Cheers to a new year, and to … well, whatever this is. The days of Elul are flying by with the same, hot alacrity that they did last year, when we were making promises like “Next year, I’ll be in Synagogue (Yiddish)” or “Next The Jewish New Year, also considered the Day of Judgment. The period of the High Holidays is a time of introspection and atonement. The holiday is celebrated with the sounding of the shofar, lengthy prayers in synagogue, the eating of apples and honey, and round challah for a sweet and whole year. Tashlikh, casting bread on the water to symbolize the washing away of sins, also takes place on Rosh Hashana. I’ll host that big dinner with all of my friends.” Now, we’re here, a little older, maybe a little wiser, still the same type of lonely. Though we simultaneously understand that one cannot truly be Jewish alone, there’s the feeling that many of us have been left behind. The immunocompromised person who still cannot go to public gatherings or indoor celebrations, the new convert still looking for a community to call home, the young professional who just moved to that new city for that new job; this is the time of year where it is easy to be disheartened by how little things have changed since 5782 began. That glowing meal with friends seems just as out of reach as ever, and the prospect of another holiday season spent on Zoom is equally depressing. We look at the four walls we’ve occupied so much time in lately and wonder if this is another year for making promises.
The message of Elul and the Yamim Nora’im, that now is the time to reflect and repent and celebrate, because now is when the King walks in the field and you may not A writ of divorce. Traditionally, only a man can grant his wife a get. Liberal Jews have amended this tradition, making divorce more egalitarian. another chance, puts a lot of us in a panic. We feel like we’re wasting time, wasting a whole season, if we don’t put our all into the holidays or do what we consider traditional. I think, however, there is one thing about the High Holidays that can free us from that mindset of wasted time, and it is that there will always be a “next year.” A central part of our liturgy encourages us to look to the future, to what we will do with our gift of life and when we will meet together again. There will always be a next year, and it may not look like or arrive in any of the ways we expect, but it will come, and there’s no need to do everything we’ve longed for all at once.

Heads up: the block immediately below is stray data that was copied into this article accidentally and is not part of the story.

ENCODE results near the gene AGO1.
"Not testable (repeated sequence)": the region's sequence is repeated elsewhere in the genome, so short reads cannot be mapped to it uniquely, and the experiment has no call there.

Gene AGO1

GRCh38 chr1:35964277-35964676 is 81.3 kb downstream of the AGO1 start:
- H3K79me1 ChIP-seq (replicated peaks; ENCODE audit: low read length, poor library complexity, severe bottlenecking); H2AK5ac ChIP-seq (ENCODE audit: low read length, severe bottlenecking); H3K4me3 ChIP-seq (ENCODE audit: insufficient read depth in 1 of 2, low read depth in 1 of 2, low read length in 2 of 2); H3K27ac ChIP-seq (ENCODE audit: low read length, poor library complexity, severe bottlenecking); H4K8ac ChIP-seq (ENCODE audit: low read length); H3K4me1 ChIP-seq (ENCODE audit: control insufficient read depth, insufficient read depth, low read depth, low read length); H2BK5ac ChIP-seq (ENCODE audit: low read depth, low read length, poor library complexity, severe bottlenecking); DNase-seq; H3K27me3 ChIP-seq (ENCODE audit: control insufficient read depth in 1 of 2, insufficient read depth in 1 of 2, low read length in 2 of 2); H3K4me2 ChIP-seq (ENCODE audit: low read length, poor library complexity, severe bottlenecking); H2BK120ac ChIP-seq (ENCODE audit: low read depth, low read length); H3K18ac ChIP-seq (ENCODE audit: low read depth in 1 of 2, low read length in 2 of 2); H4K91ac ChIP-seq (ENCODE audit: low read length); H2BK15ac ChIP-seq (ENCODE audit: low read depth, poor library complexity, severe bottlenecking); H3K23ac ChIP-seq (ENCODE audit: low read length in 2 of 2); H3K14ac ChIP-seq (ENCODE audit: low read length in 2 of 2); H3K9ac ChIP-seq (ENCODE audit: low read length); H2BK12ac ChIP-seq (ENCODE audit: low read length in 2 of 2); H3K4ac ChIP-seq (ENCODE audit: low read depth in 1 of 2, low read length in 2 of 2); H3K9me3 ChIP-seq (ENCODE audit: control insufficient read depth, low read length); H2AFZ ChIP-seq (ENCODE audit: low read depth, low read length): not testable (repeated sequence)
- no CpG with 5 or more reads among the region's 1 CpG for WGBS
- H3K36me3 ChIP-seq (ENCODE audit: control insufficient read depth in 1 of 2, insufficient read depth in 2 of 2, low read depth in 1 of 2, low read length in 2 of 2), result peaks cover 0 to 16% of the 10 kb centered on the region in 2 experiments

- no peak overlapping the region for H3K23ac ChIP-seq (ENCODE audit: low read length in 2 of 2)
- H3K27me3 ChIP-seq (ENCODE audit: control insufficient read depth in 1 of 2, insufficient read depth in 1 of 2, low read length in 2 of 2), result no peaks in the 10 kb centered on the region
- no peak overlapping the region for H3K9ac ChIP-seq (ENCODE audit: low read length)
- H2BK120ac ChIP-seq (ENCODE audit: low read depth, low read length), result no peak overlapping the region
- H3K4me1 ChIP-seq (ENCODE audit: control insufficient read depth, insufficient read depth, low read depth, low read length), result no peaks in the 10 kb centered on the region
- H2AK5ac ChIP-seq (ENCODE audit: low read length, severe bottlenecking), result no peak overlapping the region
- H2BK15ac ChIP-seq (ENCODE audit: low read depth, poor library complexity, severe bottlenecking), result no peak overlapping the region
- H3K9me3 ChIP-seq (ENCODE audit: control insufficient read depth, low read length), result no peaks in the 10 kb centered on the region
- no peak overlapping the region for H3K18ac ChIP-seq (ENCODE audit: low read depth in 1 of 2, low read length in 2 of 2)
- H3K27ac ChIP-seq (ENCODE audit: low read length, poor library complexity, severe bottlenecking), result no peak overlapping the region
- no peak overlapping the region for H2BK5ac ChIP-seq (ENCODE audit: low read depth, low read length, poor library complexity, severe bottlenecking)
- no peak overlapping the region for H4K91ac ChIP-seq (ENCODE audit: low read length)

This year, we can make that long phone call home, prepare that special piece of fish or that round Braided egg bread eaten on Shabbat and holidays. Reminiscent of bread eaten by Priests in the Temple, of manna in the desert, and sustenance in general. Plural: Hallot in a beautiful dinner for one or two, and sit down to our own small Lit. Order. The festive meal conducted on Passover night, in a specific order with specific rituals to symbolize aspects of the Exodus from Egypt. It is conducted following the haggadah, a book for this purpose. The mystics of Sefat also created a seder for Tu B'shvat, the new year of the trees. to say the Shehekheyanu, that making it here is its own celebration:
Blessed are you, Lord our God, ruler of the universe, who gave us life, and sustained us, and enabled us to reach this point.
And may those of us who spend the holidays a little lonely or apart from the community say:
Blessed are you, The feminine name of God, expounded upon in the rabbinic era and then by the Kabbalists in extensive literature on the feminine attributes of the divine., source of life, who has ever been with me, and encouraged me to seek connection both human and divine.
And may we all say:
Blessed are you, El Shaddai, creator of dreams, by whose help we make our plans and wishes come to pass.